Researchers from the University of Granada (UGR), who belong to the Brain, Mind and Behavior Research Center (CIMCYC, from its abbreviation in Spanish) and the Faculty of Psychology, have proven that cortisol levels present in the hair of pregnant women during the first or third trimesters of pregnancy may indicate which of them are more likely to suffer postpartum depression.
Their work, published in PLoS ONE, showed that hair cortisol levels in women who developed postpartum depression were higher throughout pregnancy than those seen in women who hadn't developed it, being that difference statistically more significant during the first and third trimesters.
The UGR researchers carried out follow-up observations of 44 pregnant women throughout the gestation period and after giving birth. Each trimester, the mothers underwent a series of tests that evaluated their stress and psychopathological symptoms while simultaneously taking hair samples from which the researchers extracted the cortisol corresponding to the last three months.
The following days after labor the researchers evaluated the mothers' emotional state in order to assess who among them had developed postpartum depression.
Additionally, the results of the study showed that the participants who developed postpartum depression showed higher levels of somatization during the first trimester. During the second trimester, they showed higher levels of somatization, obsession-compulsion, depression and anxiety, and during the third trimester, they showed higher levels of somatization and pregnancy-specific stress. Therefore, all those symptoms, along with higher levels of cortisol, would be indicators of a future postpartum depression.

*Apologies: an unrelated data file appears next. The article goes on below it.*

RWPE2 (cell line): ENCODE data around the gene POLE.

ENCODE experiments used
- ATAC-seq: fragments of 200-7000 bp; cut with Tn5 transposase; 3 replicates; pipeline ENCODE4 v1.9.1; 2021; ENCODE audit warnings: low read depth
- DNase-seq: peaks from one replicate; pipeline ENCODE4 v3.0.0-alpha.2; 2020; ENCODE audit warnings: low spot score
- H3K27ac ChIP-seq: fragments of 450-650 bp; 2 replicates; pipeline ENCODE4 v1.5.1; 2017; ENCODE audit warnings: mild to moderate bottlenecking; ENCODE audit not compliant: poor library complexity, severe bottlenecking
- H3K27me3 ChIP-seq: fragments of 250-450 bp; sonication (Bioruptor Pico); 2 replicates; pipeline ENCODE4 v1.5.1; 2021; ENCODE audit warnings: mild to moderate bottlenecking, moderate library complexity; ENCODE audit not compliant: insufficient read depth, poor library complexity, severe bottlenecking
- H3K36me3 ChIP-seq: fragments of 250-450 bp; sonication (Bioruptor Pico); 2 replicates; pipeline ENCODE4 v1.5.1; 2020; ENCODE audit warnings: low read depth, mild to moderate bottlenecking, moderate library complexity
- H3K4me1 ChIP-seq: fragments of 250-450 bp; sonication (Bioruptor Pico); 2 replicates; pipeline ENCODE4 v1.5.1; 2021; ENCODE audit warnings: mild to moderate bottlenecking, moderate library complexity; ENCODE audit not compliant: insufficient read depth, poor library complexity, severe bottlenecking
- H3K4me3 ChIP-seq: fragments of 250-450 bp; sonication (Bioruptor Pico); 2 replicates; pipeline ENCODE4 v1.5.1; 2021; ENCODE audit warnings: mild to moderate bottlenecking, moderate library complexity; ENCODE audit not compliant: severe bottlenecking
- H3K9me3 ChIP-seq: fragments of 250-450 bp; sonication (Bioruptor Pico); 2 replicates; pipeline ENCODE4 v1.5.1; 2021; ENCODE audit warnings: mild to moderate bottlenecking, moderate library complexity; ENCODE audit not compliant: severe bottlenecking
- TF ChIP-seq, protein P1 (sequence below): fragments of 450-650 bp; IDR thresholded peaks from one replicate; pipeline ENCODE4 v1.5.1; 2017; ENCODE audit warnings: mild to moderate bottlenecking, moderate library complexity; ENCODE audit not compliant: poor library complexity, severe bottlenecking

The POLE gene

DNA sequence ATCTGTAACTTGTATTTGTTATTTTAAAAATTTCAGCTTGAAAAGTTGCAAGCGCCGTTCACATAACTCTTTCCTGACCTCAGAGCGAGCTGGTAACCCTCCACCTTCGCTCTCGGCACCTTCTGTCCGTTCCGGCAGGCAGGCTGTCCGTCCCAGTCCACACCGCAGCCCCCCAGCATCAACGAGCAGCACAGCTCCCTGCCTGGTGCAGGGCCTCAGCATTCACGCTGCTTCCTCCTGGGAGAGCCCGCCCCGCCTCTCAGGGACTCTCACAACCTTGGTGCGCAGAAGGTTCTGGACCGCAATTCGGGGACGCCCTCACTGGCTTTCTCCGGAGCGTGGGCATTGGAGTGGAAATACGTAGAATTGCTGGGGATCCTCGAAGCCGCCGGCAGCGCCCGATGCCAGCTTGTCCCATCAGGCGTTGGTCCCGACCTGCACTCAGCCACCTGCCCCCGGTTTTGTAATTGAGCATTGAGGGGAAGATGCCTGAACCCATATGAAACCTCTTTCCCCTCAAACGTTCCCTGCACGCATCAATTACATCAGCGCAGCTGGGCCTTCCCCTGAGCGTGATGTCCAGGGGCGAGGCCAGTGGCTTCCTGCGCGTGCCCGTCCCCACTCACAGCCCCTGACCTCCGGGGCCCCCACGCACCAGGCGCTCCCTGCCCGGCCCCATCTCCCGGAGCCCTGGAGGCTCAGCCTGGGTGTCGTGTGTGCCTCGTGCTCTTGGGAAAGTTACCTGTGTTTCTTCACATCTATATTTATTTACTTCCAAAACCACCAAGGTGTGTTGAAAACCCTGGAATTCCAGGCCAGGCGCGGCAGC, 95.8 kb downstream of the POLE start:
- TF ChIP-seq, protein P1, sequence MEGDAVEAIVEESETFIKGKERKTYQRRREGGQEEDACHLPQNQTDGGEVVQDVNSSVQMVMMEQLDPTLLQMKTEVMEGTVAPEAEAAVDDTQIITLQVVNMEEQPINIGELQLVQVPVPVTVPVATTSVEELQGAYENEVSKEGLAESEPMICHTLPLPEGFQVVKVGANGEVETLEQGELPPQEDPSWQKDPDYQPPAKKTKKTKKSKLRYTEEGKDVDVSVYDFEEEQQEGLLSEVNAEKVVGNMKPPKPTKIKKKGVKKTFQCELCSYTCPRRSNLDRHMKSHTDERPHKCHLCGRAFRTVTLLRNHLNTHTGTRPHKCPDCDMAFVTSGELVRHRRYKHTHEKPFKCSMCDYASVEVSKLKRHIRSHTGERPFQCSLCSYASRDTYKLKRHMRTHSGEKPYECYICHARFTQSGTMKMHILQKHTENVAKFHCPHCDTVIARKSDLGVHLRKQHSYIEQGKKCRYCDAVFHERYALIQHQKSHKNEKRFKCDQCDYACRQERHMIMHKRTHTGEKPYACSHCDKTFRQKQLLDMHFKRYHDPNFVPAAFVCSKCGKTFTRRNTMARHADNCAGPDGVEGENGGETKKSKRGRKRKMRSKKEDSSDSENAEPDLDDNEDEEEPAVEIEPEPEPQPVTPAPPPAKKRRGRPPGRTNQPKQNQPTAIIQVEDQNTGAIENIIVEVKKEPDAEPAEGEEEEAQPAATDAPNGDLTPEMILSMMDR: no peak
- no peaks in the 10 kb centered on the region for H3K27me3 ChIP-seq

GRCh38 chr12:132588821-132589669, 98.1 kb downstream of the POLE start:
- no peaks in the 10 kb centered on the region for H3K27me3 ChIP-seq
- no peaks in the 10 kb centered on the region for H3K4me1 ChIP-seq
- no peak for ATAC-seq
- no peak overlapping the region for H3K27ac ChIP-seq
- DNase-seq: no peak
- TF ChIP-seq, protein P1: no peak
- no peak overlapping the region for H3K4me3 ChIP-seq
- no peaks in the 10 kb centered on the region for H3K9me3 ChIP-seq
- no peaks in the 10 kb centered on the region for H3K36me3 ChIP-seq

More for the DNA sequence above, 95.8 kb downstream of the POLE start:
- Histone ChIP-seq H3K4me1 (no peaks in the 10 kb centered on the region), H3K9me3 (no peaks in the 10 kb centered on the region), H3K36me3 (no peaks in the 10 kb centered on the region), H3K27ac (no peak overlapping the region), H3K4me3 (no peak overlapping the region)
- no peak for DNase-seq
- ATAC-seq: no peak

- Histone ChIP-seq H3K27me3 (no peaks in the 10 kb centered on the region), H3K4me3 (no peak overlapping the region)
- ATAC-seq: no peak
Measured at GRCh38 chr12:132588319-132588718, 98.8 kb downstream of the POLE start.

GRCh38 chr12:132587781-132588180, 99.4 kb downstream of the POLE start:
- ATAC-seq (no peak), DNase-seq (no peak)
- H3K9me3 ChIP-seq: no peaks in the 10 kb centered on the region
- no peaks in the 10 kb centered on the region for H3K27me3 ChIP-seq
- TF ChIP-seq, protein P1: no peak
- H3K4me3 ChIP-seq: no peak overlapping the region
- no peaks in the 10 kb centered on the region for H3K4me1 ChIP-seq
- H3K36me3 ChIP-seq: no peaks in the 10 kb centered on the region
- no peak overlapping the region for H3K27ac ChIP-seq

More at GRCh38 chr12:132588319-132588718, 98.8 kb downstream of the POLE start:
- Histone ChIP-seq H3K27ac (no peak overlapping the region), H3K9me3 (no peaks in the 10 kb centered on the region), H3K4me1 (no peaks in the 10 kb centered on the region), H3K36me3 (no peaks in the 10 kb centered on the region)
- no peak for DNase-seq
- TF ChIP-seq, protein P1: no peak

As María Isabel Peralta Ramírez, lead researcher of the project, says, the consequences of those results are very important in the prevention of postpartum depression "since they show that there are various altered psychological and hormonal variables throughout the whole gestation period in comparison to those women who will not suffer postpartum depression. Detecting those differences is the key to anticipate the psychological state of the mother as well as the consequences for the baby that said state could mean."
This study's primary goal has been to assess the effects of psychological stress on the mother throughout the whole gestation period as well as on birth variables, and on the baby's stress and neurodevelopment.
More information: Rafael A. Caparros-Gonzalez et al. Hair cortisol levels, psychological stress and psychopathological symptoms as predictors of postpartum depression, PLOS ONE (2017). DOI: 10.1371/journal.pone.0182817
Journal information: PLoS ONE
Provided by University of Granada